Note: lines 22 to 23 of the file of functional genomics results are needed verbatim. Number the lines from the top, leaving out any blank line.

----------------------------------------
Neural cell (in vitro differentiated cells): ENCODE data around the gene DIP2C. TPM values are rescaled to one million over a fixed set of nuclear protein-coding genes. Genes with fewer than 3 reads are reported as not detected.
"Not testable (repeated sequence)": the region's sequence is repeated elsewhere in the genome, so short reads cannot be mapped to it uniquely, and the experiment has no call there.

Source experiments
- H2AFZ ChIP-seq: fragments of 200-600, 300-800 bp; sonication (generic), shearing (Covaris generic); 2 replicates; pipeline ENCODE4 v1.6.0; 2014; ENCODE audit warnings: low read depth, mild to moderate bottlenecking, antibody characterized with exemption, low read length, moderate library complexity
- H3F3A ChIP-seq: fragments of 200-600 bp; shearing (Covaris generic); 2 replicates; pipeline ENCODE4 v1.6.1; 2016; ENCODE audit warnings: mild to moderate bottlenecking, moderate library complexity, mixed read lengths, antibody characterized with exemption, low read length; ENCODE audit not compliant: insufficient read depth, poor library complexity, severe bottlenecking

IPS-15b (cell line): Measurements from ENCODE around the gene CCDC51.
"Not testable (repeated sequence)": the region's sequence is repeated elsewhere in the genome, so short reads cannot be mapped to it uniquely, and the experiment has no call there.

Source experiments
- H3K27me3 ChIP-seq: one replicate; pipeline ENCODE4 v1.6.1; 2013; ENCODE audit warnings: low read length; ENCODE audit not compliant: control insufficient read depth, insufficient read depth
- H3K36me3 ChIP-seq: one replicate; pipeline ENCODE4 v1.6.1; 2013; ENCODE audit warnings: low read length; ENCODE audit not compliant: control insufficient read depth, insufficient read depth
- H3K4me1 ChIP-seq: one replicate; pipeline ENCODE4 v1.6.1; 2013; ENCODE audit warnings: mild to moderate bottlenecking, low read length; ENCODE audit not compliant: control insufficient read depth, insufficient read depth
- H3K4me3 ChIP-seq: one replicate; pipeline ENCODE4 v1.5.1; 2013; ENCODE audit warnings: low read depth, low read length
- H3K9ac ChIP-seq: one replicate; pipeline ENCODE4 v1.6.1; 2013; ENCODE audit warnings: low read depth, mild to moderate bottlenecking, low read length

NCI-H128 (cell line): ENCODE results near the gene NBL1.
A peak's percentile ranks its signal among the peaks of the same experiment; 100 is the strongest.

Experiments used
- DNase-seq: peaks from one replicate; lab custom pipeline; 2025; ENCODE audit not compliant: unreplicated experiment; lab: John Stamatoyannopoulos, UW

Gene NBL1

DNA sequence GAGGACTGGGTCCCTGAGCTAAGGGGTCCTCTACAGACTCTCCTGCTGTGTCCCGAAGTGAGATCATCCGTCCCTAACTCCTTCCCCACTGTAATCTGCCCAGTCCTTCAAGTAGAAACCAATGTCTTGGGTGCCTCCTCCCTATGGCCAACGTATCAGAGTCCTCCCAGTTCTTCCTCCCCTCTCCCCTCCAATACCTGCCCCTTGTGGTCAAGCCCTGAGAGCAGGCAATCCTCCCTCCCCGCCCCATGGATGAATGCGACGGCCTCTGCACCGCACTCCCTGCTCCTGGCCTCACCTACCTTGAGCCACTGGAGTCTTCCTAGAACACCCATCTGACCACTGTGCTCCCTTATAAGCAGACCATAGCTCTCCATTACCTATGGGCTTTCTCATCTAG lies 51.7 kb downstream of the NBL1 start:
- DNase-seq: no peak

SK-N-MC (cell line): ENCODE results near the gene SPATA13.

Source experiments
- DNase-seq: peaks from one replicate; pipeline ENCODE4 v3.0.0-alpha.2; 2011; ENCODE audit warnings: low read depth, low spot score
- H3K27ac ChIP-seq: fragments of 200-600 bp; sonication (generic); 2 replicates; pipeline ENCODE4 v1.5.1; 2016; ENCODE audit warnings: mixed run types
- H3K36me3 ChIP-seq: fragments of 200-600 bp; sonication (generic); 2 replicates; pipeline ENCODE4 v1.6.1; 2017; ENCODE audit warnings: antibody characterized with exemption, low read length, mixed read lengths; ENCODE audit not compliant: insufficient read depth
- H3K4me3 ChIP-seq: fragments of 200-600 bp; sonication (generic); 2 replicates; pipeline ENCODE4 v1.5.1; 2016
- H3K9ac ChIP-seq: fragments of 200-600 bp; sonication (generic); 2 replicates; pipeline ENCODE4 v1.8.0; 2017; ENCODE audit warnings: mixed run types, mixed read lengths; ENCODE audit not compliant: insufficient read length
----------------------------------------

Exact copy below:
Source experiments
- DNase-seq: peaks from one replicate; pipeline ENCODE4 v3.0.0-alpha.2; 2011; ENCODE audit warnings: low read depth, low spot score